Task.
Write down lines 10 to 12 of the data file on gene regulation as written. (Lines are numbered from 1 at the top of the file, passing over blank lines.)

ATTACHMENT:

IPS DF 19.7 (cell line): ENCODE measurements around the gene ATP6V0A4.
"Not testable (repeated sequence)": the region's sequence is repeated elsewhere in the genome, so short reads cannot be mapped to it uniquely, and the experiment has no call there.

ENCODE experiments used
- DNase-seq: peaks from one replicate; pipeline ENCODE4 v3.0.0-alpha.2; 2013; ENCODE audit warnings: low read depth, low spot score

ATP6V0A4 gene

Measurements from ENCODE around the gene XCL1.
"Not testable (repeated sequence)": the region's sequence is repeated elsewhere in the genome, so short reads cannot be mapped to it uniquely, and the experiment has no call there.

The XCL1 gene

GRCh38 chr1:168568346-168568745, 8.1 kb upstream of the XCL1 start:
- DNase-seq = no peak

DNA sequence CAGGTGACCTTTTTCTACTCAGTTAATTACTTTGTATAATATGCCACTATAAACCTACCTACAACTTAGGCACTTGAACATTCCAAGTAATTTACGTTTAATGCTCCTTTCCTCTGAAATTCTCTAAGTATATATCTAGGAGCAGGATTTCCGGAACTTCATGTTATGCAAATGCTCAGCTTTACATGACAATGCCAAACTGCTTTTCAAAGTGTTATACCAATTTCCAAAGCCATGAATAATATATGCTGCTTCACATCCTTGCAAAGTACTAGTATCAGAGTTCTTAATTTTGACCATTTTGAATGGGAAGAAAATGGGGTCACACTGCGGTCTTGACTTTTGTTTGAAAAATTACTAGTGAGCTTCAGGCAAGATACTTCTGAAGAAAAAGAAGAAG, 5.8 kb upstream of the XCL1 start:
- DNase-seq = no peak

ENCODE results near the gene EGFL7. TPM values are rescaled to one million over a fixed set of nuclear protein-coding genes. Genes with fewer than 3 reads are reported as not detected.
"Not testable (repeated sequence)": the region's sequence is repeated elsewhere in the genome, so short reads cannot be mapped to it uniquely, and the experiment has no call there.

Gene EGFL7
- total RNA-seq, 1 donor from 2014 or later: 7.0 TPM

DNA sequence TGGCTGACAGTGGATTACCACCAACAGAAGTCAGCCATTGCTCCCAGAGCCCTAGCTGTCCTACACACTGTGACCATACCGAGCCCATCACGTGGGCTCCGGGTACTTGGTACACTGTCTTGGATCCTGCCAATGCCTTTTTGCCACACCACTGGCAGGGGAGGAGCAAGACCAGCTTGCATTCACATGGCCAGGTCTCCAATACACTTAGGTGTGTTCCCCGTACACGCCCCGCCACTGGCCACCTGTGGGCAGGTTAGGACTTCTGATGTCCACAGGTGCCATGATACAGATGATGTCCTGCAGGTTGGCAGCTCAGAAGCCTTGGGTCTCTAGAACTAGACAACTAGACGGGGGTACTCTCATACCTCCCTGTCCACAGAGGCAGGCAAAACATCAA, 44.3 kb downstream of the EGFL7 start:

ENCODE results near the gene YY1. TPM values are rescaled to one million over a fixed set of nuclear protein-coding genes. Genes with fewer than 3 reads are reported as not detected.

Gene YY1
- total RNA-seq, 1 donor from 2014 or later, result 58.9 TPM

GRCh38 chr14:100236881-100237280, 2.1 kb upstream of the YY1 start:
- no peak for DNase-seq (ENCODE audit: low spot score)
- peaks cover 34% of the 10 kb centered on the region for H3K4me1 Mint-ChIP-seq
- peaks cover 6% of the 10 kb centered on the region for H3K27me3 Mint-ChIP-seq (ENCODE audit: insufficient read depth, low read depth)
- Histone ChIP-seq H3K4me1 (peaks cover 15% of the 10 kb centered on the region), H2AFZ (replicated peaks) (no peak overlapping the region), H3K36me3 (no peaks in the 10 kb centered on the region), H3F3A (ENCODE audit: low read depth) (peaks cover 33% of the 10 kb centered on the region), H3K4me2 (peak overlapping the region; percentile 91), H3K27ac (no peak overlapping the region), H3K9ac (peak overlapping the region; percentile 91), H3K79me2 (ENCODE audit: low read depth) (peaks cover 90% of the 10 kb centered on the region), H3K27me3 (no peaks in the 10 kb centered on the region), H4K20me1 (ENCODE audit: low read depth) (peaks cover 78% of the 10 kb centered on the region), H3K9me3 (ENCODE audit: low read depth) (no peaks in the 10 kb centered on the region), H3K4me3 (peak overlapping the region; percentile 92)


- DNase-seq = no peak

DNA sequence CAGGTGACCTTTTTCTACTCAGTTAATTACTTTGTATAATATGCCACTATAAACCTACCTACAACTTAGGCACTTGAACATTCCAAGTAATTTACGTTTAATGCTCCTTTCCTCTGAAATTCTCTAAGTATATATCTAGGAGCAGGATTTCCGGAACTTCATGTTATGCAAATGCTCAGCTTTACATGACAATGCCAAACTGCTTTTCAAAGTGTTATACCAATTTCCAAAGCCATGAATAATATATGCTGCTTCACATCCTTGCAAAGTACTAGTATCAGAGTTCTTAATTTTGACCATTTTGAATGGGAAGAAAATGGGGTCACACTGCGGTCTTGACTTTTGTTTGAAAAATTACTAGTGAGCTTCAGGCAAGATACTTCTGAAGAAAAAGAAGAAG, 5.8 kb upstream of the XCL1 start:
- DNase-seq = no peak